More than 1,800 Florida private schools accept Step Up For Students scholarships for one or more of its programs. That’s a lot of choices for Step Up scholars.

Faith and safety

Raising children a second time, Sharon Strickland looked for an academic environment where she would feel comfortable sending her granddaughters, and where they would feel safe.

After more than 20 years of living on her own, Strickland gained custody of her two great-granddaughters during the 2019-20 school year. The girls, 9 and 4, respectively, needed a school. Strickland remembered the overcrowded classrooms from 20 years ago when she used to take one of her granddaughters to the district middle school. She could only imagine the situation now.

Feeling her oldest granddaughter would benefit from a smaller teacher/student ratio and wanting a faith-based education for the two, Strickland enrolled them in a private Christian school five minutes from their home.

Savannah and Karlee Strickland celebrate Christmas at Daytona Beach.

Savannah, the oldest who is in the second grade, attends Warner Christian Academy, a pre-K through 12th grade private school in South Daytona, Florida, on a Florida Tax Credit Scholarship. Her sister, Karlee, will receive the scholarship when she enters kindergarten.

Savannah, who repeated the second grade during her first year at the school, has improved her grades over those she earned while attending a district school.

“She doesn’t have a learning disability, but she’s not on the level the other kids are,” Strickland said. “She has 12 kids in her class. That’s great. She’ll get all the instruction she needs.”

The faith-based education, the school’s anti-bullying policy and the fact tutors are available for all students is what sold Strickland on Warner Christian.

“To sum it up, I can go to work and feel good about leaving them there,” she said.

Hybrid learning

Wellmont Academy, a faith-based K-12 private school in St. Petersburg, Florida is an example of education choice at work.

Defined as a hybrid school, Wellmont offers students the option of attending school five days a week, three days (upper grades) or two (lower grades).

Wellmont Academy in St. Petersburg offers a unique hybrid education program.

Those students who opt for hybrid learning spend the days when they are not in the classroom learning at home or participating in the school’s Assisted Learning Program.

“The hybrid model allows parents to be involved more in their education,” Danielle Marolf, Wellmont’s founder and principal, said. “Parents can enroll their kids the way they need to enroll them. It’s really popular.”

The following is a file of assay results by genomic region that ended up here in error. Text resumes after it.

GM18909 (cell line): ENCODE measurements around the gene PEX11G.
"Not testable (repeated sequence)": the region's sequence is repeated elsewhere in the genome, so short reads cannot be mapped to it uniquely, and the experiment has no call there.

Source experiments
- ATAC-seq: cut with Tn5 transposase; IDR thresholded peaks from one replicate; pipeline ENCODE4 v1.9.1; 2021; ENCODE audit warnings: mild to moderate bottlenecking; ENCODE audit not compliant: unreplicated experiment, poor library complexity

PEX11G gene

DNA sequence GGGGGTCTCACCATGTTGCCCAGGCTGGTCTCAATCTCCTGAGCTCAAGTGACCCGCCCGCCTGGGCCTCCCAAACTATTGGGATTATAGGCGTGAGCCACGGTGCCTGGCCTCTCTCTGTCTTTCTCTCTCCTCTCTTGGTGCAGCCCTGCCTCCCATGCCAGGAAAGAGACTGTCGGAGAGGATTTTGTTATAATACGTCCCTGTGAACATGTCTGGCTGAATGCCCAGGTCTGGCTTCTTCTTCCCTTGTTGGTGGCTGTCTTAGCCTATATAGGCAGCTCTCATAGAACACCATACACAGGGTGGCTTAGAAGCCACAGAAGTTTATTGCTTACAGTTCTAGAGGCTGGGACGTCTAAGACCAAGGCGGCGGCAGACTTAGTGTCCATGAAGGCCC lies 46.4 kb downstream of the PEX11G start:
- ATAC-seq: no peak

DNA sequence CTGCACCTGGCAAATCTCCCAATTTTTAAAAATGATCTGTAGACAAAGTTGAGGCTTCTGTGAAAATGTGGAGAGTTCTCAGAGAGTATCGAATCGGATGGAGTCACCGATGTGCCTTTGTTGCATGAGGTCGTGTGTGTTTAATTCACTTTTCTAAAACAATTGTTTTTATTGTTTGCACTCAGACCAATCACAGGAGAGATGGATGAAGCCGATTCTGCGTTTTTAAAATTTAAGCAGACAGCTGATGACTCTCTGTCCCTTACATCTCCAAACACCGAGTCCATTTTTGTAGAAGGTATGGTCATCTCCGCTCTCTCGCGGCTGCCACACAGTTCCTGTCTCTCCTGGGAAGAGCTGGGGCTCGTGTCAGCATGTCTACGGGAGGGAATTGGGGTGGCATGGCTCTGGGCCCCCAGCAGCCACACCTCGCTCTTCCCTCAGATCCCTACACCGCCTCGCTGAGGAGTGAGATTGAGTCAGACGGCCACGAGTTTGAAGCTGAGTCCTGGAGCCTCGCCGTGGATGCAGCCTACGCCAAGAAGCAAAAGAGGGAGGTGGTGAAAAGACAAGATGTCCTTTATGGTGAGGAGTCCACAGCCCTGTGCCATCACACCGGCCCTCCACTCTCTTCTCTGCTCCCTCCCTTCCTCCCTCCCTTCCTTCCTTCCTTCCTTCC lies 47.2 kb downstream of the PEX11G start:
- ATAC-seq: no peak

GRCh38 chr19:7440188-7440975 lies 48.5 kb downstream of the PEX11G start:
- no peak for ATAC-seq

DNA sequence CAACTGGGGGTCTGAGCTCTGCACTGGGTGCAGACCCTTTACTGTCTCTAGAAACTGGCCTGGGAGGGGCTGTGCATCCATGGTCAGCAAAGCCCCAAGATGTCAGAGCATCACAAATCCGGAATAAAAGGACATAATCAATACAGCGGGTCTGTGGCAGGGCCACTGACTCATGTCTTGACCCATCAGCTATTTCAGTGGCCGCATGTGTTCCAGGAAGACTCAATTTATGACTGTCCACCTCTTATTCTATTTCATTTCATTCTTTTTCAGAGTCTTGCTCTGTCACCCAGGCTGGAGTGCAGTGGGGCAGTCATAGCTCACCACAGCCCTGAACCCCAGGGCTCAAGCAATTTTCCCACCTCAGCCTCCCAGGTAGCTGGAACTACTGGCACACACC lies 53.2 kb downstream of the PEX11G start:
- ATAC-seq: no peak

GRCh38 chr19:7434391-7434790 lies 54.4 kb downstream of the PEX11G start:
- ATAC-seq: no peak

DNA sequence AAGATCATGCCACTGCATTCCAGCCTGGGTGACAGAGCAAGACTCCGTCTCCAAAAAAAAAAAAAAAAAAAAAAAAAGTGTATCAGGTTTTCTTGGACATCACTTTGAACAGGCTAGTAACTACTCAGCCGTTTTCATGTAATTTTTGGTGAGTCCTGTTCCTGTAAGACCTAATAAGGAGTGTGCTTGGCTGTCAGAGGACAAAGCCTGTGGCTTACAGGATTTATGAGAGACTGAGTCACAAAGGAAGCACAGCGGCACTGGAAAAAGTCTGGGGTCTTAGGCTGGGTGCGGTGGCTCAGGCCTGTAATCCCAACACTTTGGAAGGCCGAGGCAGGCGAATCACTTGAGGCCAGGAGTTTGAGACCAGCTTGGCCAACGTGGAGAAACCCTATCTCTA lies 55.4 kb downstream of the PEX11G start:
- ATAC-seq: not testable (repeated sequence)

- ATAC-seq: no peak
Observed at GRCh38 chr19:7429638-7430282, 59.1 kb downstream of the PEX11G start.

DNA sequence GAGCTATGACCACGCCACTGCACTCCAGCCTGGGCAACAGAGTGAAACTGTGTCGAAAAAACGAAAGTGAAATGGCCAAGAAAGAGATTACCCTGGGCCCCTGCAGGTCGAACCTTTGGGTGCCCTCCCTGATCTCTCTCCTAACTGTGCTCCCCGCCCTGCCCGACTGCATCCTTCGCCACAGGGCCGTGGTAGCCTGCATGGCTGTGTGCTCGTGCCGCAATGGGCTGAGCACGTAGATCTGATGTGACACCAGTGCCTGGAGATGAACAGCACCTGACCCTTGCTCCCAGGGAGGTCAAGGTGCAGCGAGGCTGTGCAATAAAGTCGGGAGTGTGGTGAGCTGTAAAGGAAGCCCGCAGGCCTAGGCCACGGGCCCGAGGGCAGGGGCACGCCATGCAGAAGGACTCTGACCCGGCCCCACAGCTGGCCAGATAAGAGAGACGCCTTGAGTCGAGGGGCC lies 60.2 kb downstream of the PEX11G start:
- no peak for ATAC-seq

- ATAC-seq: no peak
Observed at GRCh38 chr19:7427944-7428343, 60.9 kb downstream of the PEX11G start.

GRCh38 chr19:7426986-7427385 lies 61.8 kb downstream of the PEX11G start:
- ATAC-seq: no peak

Marolf said parents have two main concerns when they discuss moving their child from a district to a private school: class sizes and a safe environment.

At Wellmont, classes are capped at 15 students and include a teacher and an aid.

“That teacher knows those kids so well,” Marolf said. “She knows exactly what their needs are, and she can work with them.”

As for bullying, Marolf said, “We have zero tolerance for bullying, and we mean it. Our kids know that we’re serious, and when we tell them this is a safe place and we will listen to you and our door is open, they know it. They can come into my office and talk to me.”

A sense of community

The sense of community is as much of a selling point for private schools as the value of the education they provide. The two often go hand-in-hand. And when the school loops in the parent’s right to exercise education choice, it presents an attractive alternative to a district school.

Back at the Dixon School of Arts & Science, safety from the neighborhood is only one benefit. It also offers an arts program that has produced students whose works are featured in local galleries and magazines, and student scientists, who have traveled to Washington D.C. to present their projects at a convention for real scientists.

Like every principal, Curry said it is the job of her faculty to find that switch that will turn the students into scholars. That can be difficult for a student who is dealing with trauma at home, so couches are placed in the hallways for students who need some quiet time to relax or a place to talk to a teacher or staff member about their troubles.

Parents are allowed to use those couches, too.

“You cannot love children without loving the parents. So, what we invite our parents to is a school that not only cares about the children, but cares about them,” Curry said.

“It makes them feel less traumatized. And if I have a less traumatized parent, I have a less traumatized child, and that makes it easier for me to teach A,B,C’s and 1,2, 3’s.”

Roger Mooney, marketing communications manager, can be reached at rmooney@sufs.org.